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‘The Legend of Hercules’: A ‘Twilight’ vamp does mythology
Director Renny Harlin’s “The Legend of Hercules” is a largely lifeless and ludicrous story with the sort of bloodless combat scenes typical of PG-13 movies.
‘The Legend of Hercules,’ with Kellan Lutz. Directed by Renny Harlin. 99 minutes. Rated PG-13 for sequences of intense combat action and violence, and for some sensuality. Several theaters.
It may not have been a herculean accomplishment, but the Kellan Lutz Hercules movie beat the Dwayne Johnson Hercules movie to theaters by a good half-year.
It may be first but it’s certainly not very good, with almost nothing to recommend it — except perhaps Mr. Lutz’s sculpted bare chest and the fan base he built as Emmett Cullen in “The Twilight Saga.”
“The Legend of Hercules,” directed by Renny Harlin and shot largely in Bulgaria, suffers from distracting 3-D, generic real or digital backgrounds, leaden dialogue and fight scenes that play as if they were Mixed Martial Arts bouts in which the actors leap into the air and are captured with freeze frames as onlookers sometimes chant “Fight! Fight!”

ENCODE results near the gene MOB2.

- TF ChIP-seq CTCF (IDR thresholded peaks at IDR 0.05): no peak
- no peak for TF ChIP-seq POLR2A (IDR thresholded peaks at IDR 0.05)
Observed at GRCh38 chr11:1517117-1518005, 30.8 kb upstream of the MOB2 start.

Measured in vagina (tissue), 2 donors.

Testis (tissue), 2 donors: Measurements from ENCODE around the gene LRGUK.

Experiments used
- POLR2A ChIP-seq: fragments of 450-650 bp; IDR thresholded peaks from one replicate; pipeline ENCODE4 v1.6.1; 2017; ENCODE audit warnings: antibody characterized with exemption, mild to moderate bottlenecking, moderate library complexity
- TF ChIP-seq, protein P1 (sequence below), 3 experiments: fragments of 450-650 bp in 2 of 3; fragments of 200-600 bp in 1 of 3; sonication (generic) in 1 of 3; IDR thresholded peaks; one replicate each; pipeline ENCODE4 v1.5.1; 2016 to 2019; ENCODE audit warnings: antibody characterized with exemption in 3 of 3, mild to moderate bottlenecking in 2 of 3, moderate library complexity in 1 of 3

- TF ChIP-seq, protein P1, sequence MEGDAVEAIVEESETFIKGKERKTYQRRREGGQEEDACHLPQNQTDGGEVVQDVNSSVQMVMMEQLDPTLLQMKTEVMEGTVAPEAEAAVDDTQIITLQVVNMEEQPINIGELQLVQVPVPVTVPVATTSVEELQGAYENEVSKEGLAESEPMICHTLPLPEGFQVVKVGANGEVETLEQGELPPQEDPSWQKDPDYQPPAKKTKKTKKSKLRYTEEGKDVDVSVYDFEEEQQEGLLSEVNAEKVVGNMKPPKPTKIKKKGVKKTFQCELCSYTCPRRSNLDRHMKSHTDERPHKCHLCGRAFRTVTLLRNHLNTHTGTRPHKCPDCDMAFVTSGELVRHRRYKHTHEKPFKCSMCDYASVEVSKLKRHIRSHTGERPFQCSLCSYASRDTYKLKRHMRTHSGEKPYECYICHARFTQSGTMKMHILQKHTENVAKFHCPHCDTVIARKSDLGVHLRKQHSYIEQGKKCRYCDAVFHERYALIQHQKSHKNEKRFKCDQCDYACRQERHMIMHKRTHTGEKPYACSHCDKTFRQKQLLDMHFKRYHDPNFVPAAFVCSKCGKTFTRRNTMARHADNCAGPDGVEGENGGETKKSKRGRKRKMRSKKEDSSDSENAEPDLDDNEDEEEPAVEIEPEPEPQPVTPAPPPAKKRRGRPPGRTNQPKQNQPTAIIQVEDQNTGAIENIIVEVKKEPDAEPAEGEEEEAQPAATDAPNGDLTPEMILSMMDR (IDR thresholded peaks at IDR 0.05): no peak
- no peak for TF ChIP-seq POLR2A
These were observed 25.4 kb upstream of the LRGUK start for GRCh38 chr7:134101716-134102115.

The story dramatizes the unusual circumstances surrounding Hercules’ conception with a human mother and god Zeus as his father. After fast-forwarding 20 years we see what happens when Hercules’ earthly royal father conspires to exile and eliminate him, setting the stage for Hercules’ beloved (Gaia Weiss) to marry his scheming half-brother, Iphicles (Liam Garrigan).
Hercules is enslaved far from home but literally battles his way back to the kingdom in a story with the sort of bloodless combat scenes typical of PG-13 rated movies. “The Legend of Hercules” should be stirring and formidable but instead proves largely lifeless and ludicrous.